Meagan can still remember the first pain pill she ever took. On the day of her high school graduation, she took a Vicodin. She loved the high so much she soon tried OxyContin and other pain pills.
Growing up in Missouri with divorced parents who let her live a “free range” childhood, Meagan started experimenting with drugs around age 14. She started with alcohol, then pot, and then turned to pills. “I was just trying to find different highs and everyone was doing it. I’d try to quit taking them; it wouldn’t work. I’d get off them, go back on them,” she said. At age 21, Meagan’s father passed away from brain cancer. She relocated to Illinois to be closer to her mother and soon began using heroin. At times, she managed to remain clean for about a month, but would quickly resume using. This cycle continued for eight years.
Meagan used to spend $100 everyday on her habit and would disappear for days leaving her mother to care for her two young boys. “I used to dread coming home to take care of my kids because all my time and energy were spent on how I was going to get money, to use, to not get sick. How was I going to use for the rest of the week,” she worried. After a tornado ripped through her community, Meagan received around $5,000 in monetary donations to help her get back on her feet. Instead of putting the money toward a new home, clothes and belongings, she spent $2,000 of it on her heroin habit. “I was blowing through that money. People were questioning me. I was sick of using and watching all the money fly right out the window,” she said.
Meagan finally decided to make a change for good. While high, she told her dealer she didn’t want to use again. “I wanted to fight for my life. I was sick,” she said. She thought of her children and how her addiction affected them. “I thought, if I don’t stop now, my 11-year-old might think it’s ok to use because mom does it,” she said. After calling about 15 different rehab facilities in two days, Meagan was disheartened because all of them had a waitlist of at least one month. Brightside was the last call she made.
Meagan has been clean for six months since starting treatment at Brightside. With the help of the Brightside staff, she has a new perspective on her drug addiction. “It’s not going to go away in a year. It doesn’t work like that. It is a disease I will have for the rest of my life,” she said. When Meagan was in the depths of withdrawal, she had people from Brightside constantly checking on her. “I’ve been to rehabs before and I’ve never felt the connection like I do here. Doctors at other rehab facilities would just say they would see you in a month,” she said.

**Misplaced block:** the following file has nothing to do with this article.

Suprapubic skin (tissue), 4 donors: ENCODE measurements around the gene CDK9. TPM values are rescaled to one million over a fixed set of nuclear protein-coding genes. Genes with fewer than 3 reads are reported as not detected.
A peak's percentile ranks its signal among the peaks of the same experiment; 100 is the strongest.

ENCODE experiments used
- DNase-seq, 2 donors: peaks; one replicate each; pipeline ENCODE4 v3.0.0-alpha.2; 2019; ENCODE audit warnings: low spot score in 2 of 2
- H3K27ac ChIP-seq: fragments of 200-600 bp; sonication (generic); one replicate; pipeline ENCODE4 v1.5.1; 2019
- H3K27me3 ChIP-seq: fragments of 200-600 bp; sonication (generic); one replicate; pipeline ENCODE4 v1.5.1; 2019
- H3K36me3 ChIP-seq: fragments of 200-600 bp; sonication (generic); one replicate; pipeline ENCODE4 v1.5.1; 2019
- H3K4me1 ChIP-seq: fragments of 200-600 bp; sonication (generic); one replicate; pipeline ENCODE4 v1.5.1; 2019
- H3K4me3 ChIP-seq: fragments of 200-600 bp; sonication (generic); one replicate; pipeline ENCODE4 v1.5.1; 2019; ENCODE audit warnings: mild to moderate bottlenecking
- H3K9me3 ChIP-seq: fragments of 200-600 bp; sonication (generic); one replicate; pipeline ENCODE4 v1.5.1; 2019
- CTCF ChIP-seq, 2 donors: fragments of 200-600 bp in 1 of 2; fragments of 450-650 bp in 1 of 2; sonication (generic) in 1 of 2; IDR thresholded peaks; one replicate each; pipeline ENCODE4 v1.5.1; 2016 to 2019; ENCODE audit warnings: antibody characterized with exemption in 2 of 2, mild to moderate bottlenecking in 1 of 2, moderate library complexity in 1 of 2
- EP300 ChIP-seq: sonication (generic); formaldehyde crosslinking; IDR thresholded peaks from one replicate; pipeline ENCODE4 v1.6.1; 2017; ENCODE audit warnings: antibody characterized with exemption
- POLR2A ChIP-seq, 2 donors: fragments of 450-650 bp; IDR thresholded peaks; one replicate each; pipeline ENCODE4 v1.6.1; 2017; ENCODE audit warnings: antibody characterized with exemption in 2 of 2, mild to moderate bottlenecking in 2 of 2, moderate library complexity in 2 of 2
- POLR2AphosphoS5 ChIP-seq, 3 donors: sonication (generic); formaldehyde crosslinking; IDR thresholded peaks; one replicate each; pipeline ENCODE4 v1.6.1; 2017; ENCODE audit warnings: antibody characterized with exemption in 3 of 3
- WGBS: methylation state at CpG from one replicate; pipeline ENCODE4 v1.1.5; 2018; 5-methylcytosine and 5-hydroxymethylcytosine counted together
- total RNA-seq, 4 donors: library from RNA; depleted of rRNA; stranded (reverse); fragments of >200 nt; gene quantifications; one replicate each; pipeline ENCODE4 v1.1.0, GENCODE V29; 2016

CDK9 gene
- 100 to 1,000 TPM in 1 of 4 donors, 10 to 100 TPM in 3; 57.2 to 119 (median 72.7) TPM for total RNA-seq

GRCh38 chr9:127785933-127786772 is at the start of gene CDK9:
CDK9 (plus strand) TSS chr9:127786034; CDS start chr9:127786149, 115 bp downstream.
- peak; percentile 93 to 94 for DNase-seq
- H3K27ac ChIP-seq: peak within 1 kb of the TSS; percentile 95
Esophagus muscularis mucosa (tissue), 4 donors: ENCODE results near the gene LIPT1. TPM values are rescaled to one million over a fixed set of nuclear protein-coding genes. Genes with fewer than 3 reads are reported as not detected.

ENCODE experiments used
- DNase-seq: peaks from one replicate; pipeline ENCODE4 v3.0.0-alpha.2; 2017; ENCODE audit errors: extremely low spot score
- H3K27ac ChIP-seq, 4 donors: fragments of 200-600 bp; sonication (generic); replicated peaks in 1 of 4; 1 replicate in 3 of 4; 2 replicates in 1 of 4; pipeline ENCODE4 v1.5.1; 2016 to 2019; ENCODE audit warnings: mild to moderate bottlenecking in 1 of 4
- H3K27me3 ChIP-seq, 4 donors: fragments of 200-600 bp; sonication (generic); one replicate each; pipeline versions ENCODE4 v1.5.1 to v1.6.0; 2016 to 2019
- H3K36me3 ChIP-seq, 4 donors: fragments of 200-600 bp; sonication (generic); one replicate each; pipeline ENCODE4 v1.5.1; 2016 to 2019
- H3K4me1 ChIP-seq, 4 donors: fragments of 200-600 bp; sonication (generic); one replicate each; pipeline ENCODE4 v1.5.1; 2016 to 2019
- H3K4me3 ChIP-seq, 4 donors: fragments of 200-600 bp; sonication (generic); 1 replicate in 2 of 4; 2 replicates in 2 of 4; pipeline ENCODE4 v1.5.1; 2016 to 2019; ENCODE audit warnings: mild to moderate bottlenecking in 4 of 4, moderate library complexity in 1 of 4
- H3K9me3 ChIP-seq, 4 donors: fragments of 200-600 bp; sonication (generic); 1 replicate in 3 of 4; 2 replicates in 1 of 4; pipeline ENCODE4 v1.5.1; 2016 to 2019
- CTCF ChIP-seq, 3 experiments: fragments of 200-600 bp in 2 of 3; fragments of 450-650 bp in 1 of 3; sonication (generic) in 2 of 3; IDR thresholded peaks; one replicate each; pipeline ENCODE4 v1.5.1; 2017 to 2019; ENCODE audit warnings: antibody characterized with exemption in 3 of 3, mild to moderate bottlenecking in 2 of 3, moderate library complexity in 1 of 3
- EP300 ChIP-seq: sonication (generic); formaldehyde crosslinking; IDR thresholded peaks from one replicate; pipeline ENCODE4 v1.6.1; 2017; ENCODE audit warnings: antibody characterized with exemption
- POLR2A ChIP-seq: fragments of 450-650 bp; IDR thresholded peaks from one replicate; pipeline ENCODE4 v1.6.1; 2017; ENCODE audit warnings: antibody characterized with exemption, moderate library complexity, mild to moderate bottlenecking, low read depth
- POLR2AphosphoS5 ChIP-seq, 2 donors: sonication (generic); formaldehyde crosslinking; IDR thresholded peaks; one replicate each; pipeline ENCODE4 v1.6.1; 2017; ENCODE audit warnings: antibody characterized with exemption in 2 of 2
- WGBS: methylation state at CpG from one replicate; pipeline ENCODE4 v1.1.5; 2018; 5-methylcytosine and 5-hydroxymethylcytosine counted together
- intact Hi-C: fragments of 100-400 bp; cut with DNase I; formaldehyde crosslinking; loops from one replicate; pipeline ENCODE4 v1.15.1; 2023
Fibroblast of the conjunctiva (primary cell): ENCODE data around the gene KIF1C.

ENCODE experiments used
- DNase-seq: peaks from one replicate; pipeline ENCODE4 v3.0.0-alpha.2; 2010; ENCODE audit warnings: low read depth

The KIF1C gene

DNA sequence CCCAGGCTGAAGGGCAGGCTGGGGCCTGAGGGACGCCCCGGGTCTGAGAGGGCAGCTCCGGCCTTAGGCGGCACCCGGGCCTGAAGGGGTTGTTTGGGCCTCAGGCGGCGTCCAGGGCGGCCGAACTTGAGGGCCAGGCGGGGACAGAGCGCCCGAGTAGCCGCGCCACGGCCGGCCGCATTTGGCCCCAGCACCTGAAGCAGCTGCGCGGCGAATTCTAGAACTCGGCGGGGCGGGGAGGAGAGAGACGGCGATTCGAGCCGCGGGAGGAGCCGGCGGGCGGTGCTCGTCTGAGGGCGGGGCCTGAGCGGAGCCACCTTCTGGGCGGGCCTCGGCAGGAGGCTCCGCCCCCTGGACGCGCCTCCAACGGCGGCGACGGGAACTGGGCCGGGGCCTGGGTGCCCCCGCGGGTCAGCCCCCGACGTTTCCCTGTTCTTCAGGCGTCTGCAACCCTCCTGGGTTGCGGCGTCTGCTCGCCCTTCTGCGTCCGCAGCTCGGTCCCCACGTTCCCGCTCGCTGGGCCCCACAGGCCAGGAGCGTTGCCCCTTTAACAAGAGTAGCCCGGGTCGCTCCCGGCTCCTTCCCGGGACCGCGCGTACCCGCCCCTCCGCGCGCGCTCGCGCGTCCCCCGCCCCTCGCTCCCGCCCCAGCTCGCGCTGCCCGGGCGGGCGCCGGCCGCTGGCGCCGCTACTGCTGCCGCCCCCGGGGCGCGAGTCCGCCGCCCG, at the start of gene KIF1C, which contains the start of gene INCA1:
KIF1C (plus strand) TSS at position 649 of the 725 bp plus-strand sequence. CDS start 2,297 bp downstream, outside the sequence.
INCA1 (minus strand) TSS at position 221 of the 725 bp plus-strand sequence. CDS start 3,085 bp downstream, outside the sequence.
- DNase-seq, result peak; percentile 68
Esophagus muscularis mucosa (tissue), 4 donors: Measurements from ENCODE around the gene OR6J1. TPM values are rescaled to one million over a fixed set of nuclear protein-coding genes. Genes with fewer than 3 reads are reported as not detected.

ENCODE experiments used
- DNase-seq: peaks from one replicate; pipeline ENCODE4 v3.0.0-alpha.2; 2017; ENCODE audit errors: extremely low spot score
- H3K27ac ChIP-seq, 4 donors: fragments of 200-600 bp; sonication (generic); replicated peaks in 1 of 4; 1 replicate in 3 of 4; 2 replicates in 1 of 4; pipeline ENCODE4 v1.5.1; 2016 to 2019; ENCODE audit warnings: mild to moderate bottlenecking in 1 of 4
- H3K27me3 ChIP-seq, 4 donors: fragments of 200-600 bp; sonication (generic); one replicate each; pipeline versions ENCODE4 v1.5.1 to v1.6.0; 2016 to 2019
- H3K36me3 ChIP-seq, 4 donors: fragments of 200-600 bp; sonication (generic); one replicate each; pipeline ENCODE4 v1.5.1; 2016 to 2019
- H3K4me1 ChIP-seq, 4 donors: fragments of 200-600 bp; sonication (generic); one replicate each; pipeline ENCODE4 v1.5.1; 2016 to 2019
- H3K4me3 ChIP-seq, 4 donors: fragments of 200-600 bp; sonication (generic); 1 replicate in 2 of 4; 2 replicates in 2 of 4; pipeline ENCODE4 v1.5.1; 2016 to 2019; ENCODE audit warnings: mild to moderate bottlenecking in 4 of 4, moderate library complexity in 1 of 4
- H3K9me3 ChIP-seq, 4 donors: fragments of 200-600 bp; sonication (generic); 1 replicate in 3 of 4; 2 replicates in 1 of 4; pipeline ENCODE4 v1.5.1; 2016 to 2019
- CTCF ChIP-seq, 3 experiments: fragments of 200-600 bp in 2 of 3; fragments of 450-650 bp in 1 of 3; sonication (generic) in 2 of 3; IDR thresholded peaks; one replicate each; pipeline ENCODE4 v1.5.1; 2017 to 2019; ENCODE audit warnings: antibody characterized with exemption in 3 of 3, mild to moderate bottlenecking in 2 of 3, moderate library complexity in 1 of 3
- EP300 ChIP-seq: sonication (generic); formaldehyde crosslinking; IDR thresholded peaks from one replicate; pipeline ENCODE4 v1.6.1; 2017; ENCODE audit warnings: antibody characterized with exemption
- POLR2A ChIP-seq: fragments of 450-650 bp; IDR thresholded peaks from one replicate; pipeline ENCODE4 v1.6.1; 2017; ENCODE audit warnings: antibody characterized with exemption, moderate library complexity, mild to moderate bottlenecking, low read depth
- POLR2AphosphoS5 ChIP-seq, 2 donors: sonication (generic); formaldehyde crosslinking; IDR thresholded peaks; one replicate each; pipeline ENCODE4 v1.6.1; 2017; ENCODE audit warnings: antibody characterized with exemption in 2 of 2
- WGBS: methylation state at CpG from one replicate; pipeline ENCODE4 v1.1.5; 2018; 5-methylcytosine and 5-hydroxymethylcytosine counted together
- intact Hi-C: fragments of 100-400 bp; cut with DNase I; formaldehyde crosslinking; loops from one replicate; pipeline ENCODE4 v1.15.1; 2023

Her treatment at Brightside includes Suboxone, a medication that virtually stops withdrawal symptoms and cravings from opiate drugs like heroin. “Every day I wake up and take my Suboxone and think this is another day that I don’t have to use.” Meagan said she feels successful every time she comes to Brightside for treatment. “They make me feel so good that I’ve made it this far. I look forward to coming here. I look forward to taking the urine test to show that I can do it.”
Now, leading a new life, Meagan said she is able to pay for her boys to play sports; something she was never able to do before she was clean. “I actually got to be a part of their summer. I’ve never had a summer with sobriety. I can wake up and laugh. Now me and my kids do so much,” she said. Meagan’s next goal is to remain clean for a year. She’s started writing a book about sobriety and dreams of one day opening her own rehab facility. “I want to help other people because this is something so hard to get out of once you start, she said.
“Every day now, I wake up and sigh and don’t have to use.” – a great reason to celebrate!